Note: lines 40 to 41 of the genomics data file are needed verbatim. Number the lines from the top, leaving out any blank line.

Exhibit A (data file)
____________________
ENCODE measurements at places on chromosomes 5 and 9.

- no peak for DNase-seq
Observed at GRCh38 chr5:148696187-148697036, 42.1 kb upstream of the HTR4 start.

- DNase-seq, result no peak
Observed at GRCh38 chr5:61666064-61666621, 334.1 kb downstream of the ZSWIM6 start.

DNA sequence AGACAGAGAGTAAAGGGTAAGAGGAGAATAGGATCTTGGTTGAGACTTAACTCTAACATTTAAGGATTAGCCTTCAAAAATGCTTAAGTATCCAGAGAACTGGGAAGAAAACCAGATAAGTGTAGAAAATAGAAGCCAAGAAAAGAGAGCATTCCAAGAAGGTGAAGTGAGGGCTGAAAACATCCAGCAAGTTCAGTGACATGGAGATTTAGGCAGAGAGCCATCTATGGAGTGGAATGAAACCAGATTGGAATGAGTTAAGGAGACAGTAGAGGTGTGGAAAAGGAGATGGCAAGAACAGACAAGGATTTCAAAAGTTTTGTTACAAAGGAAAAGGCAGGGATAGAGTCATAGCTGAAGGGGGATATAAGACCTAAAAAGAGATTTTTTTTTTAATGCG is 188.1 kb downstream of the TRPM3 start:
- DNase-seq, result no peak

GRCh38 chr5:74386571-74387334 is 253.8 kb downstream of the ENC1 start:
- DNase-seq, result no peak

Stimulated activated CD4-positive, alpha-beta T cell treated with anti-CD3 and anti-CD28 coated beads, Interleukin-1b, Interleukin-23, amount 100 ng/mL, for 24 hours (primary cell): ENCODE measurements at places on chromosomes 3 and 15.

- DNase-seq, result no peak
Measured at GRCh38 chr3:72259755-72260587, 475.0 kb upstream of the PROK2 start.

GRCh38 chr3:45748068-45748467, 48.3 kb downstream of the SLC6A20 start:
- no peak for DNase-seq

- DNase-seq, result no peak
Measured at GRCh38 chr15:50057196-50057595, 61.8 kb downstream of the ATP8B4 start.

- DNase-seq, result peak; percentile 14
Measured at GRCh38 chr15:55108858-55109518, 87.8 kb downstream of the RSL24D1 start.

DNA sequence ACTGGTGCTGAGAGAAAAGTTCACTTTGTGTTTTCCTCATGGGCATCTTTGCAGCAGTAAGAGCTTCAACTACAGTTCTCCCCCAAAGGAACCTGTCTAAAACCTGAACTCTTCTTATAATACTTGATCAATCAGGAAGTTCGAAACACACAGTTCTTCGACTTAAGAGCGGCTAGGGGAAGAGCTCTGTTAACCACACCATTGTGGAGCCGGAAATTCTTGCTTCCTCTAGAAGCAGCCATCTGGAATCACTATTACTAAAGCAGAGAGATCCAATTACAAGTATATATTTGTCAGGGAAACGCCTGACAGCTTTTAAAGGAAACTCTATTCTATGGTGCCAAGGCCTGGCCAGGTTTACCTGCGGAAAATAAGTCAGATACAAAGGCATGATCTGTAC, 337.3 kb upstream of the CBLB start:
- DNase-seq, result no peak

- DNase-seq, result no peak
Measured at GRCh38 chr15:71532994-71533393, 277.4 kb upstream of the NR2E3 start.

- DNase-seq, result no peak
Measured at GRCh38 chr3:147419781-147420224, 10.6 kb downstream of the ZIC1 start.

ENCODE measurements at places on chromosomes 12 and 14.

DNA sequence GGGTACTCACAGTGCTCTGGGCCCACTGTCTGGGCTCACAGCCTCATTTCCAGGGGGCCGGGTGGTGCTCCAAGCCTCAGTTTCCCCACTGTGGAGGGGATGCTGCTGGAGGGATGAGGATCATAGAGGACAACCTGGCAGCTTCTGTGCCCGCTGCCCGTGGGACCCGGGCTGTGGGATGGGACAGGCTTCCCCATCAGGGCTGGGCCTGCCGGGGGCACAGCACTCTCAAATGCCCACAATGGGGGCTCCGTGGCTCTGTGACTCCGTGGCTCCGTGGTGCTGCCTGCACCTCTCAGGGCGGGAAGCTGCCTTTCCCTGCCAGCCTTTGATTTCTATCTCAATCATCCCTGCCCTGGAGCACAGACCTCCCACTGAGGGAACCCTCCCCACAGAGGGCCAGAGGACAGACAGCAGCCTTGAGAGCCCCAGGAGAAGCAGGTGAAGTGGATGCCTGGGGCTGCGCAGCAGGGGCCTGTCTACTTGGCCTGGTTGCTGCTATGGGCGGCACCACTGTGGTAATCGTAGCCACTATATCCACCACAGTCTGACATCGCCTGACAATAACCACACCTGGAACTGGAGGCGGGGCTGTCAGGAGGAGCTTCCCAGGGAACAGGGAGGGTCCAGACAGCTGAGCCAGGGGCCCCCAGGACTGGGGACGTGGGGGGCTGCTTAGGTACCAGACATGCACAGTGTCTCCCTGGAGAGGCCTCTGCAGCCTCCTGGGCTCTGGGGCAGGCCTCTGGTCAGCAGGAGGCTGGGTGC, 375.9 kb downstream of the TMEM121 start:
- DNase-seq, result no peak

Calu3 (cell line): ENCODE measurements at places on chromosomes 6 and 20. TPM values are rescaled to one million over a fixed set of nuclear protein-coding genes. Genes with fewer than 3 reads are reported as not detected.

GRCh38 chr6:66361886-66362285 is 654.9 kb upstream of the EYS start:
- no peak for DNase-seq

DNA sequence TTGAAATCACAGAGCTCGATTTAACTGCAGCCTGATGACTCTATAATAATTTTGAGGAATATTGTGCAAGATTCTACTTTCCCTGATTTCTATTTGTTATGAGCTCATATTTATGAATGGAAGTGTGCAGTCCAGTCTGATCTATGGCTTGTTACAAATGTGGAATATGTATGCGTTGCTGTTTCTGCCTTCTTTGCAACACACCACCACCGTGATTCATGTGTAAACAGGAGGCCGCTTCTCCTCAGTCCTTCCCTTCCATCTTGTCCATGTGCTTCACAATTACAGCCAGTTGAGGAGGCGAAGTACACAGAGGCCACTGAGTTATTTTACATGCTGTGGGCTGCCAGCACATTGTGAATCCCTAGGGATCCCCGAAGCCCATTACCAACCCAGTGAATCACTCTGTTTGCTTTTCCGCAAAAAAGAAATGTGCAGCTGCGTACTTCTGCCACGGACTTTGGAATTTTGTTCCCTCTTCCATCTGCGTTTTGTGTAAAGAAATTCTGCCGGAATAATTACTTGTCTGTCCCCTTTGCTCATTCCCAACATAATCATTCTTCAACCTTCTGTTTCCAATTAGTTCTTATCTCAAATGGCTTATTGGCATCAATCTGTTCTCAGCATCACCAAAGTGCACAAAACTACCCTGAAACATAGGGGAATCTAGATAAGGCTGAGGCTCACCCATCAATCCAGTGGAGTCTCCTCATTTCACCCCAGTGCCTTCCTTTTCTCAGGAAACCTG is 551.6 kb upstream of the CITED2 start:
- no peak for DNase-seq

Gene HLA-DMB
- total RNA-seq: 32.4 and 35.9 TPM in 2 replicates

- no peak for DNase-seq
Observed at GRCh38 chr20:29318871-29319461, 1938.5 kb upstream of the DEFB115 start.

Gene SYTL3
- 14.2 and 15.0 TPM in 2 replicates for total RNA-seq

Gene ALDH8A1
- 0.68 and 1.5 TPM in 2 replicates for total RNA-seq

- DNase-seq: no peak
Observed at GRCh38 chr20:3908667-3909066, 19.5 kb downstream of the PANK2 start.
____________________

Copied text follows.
- 0.68 and 1.5 TPM in 2 replicates for total RNA-seq

- DNase-seq: no peak